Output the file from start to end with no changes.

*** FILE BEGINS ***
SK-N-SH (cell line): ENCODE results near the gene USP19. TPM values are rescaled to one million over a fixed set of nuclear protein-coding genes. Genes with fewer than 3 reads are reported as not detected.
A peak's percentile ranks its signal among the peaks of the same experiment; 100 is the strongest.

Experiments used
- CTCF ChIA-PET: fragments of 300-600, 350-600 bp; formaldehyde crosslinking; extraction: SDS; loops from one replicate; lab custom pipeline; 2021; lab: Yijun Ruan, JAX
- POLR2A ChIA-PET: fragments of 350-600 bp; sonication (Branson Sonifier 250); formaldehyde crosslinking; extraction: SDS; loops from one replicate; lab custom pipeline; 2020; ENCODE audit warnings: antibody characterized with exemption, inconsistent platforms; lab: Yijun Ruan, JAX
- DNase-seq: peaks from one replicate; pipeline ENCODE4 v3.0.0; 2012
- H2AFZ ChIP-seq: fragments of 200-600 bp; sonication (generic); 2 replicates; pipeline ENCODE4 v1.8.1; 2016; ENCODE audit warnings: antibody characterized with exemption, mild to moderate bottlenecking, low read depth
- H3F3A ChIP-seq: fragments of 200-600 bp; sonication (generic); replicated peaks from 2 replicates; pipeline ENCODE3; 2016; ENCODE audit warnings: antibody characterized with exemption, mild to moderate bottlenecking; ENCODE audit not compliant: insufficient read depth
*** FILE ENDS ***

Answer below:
SK-N-SH (cell line): ENCODE results near the gene USP19. TPM values are rescaled to one million over a fixed set of nuclear protein-coding genes. Genes with fewer than 3 reads are reported as not detected.
A peak's percentile ranks its signal among the peaks of the same experiment; 100 is the strongest.

Experiments used
- CTCF ChIA-PET: fragments of 300-600, 350-600 bp; formaldehyde crosslinking; extraction: SDS; loops from one replicate; lab custom pipeline; 2021; lab: Yijun Ruan, JAX
- POLR2A ChIA-PET: fragments of 350-600 bp; sonication (Branson Sonifier 250); formaldehyde crosslinking; extraction: SDS; loops from one replicate; lab custom pipeline; 2020; ENCODE audit warnings: antibody characterized with exemption, inconsistent platforms; lab: Yijun Ruan, JAX
- DNase-seq: peaks from one replicate; pipeline ENCODE4 v3.0.0; 2012
- H2AFZ ChIP-seq: fragments of 200-600 bp; sonication (generic); 2 replicates; pipeline ENCODE4 v1.8.1; 2016; ENCODE audit warnings: antibody characterized with exemption, mild to moderate bottlenecking, low read depth
- H3F3A ChIP-seq: fragments of 200-600 bp; sonication (generic); replicated peaks from 2 replicates; pipeline ENCODE3; 2016; ENCODE audit warnings: antibody characterized with exemption, mild to moderate bottlenecking; ENCODE audit not compliant: insufficient read depth